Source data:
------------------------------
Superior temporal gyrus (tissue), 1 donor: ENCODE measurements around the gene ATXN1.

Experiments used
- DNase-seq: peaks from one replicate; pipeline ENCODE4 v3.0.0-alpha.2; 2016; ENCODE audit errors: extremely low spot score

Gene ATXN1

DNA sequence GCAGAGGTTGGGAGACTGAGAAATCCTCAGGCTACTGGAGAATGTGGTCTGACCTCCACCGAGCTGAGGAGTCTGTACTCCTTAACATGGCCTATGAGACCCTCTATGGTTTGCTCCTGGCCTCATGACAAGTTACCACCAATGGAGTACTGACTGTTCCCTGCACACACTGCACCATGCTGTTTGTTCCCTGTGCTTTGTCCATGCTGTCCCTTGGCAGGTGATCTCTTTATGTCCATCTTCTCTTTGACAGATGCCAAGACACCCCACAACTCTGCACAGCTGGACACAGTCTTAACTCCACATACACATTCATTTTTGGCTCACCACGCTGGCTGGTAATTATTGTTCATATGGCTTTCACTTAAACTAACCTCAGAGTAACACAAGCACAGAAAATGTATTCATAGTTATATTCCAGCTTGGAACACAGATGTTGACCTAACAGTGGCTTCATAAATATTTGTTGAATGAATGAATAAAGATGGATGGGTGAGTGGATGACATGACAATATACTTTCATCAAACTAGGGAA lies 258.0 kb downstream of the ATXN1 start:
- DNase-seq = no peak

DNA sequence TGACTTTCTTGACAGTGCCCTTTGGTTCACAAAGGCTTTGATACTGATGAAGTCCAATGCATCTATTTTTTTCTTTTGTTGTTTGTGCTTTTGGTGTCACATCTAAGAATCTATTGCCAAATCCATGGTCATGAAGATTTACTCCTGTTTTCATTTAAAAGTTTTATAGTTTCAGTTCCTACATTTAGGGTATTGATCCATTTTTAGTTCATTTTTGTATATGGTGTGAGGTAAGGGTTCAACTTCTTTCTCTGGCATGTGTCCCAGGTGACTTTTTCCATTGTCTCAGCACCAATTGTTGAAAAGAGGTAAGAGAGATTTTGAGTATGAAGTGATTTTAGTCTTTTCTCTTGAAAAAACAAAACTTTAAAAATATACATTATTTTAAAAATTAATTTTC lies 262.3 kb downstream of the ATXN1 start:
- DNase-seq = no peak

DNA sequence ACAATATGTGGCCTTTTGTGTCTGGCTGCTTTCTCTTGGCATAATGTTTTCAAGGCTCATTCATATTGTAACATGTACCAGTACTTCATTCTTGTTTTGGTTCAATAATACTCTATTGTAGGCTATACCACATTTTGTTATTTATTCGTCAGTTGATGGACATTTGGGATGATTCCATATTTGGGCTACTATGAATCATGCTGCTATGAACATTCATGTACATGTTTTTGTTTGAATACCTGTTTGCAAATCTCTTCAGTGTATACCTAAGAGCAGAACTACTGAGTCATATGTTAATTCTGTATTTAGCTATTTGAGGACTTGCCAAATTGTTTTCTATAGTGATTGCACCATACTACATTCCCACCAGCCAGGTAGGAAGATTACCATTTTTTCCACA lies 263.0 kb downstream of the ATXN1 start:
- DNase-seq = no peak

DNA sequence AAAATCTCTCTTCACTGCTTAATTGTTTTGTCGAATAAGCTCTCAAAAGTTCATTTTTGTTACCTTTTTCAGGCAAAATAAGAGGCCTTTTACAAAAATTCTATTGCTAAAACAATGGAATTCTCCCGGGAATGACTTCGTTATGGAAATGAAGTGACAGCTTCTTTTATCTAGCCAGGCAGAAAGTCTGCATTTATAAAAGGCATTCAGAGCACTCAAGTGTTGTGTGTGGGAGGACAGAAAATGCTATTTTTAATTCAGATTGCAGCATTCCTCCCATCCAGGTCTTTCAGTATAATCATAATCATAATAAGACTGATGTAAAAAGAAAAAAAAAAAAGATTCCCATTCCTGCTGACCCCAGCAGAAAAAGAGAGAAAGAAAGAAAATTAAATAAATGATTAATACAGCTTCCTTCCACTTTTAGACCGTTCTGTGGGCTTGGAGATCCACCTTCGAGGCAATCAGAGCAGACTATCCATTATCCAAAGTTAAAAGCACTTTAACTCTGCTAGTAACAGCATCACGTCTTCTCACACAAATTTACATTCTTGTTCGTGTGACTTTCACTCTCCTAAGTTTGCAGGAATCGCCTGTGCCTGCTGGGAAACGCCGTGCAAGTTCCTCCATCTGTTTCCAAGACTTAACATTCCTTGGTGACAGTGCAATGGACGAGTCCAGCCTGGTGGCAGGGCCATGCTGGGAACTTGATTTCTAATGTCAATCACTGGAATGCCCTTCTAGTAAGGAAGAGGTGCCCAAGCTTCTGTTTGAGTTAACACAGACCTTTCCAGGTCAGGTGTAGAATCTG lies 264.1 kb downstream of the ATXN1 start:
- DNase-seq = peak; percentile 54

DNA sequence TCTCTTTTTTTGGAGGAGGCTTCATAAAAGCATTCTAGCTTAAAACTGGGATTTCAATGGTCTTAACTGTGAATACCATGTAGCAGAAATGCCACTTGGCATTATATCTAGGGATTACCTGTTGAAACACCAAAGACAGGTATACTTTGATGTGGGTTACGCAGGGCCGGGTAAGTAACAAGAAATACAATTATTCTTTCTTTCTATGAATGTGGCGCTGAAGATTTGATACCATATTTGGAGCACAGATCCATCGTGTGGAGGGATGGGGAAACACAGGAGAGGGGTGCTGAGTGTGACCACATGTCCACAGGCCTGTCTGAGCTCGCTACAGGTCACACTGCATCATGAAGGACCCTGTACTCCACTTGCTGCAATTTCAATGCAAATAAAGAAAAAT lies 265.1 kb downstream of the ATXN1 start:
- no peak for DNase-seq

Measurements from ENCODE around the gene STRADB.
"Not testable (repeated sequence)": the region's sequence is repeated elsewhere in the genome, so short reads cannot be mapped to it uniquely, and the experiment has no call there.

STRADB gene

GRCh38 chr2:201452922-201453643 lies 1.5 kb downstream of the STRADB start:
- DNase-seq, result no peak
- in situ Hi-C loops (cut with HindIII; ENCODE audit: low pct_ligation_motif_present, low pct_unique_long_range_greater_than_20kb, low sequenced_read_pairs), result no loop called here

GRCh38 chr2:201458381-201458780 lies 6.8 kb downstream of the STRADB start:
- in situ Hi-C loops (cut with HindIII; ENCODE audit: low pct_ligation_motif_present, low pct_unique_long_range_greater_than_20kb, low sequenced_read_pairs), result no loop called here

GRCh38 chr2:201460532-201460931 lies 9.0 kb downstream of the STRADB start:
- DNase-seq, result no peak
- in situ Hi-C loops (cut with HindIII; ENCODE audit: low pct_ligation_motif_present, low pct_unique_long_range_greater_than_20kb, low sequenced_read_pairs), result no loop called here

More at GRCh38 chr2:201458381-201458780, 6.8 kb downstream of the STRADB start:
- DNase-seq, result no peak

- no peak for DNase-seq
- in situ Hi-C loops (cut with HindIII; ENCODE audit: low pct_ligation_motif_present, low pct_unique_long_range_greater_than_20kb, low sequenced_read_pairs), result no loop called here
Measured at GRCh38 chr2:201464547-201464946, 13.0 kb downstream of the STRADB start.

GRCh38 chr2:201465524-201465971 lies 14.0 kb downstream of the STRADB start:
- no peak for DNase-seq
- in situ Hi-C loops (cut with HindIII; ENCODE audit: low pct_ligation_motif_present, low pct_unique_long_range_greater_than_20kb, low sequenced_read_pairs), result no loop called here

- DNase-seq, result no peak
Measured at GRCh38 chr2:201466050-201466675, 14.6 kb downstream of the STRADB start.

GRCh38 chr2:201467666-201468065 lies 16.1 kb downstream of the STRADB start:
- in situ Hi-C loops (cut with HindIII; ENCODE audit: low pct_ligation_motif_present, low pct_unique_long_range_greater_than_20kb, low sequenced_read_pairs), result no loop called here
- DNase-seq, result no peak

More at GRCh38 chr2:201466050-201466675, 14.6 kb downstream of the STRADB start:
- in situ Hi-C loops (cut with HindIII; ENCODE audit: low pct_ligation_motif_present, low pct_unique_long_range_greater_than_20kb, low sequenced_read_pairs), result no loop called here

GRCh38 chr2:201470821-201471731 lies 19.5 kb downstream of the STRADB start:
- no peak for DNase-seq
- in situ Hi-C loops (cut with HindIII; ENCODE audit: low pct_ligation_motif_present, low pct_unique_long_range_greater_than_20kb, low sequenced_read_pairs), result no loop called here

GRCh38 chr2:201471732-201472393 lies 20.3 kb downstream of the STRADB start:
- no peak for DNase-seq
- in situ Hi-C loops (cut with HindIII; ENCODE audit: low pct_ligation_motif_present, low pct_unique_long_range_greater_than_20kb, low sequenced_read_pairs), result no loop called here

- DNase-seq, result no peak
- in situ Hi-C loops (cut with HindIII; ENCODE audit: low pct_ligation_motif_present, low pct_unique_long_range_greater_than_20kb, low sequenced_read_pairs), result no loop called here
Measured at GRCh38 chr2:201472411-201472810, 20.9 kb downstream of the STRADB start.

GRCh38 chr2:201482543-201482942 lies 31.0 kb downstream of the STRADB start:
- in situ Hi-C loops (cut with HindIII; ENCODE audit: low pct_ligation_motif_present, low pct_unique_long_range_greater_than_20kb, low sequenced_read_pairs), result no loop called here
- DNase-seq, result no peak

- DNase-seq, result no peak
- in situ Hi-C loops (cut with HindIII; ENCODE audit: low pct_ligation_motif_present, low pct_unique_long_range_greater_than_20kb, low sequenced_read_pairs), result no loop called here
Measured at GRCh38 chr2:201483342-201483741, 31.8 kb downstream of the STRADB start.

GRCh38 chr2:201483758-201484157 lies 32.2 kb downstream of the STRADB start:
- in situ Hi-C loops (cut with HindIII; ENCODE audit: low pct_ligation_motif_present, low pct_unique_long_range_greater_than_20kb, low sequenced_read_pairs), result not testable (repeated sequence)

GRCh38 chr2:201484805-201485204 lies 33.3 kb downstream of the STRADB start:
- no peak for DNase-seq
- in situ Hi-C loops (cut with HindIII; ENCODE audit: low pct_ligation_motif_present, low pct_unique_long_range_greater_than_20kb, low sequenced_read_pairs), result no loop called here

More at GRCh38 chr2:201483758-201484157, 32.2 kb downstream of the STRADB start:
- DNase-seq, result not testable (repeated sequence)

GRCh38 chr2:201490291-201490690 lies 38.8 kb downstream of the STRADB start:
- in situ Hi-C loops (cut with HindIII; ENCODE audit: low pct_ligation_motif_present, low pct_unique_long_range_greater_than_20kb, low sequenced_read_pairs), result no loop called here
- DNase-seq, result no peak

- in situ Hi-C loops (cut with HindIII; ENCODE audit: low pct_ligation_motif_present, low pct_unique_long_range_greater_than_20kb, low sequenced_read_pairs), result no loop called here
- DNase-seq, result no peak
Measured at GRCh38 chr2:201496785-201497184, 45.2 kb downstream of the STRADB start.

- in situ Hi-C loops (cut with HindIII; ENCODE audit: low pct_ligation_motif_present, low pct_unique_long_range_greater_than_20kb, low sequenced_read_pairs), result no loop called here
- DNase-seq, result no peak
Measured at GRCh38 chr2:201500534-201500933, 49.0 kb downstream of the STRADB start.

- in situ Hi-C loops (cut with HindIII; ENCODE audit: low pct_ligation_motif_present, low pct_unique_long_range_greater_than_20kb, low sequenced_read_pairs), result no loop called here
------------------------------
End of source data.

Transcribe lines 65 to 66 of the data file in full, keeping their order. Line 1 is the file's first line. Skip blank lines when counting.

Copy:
- DNase-seq, result no peak

- in situ Hi-C loops (cut with HindIII; ENCODE audit: low pct_ligation_motif_present, low pct_unique_long_range_greater_than_20kb, low sequenced_read_pairs), result no loop called here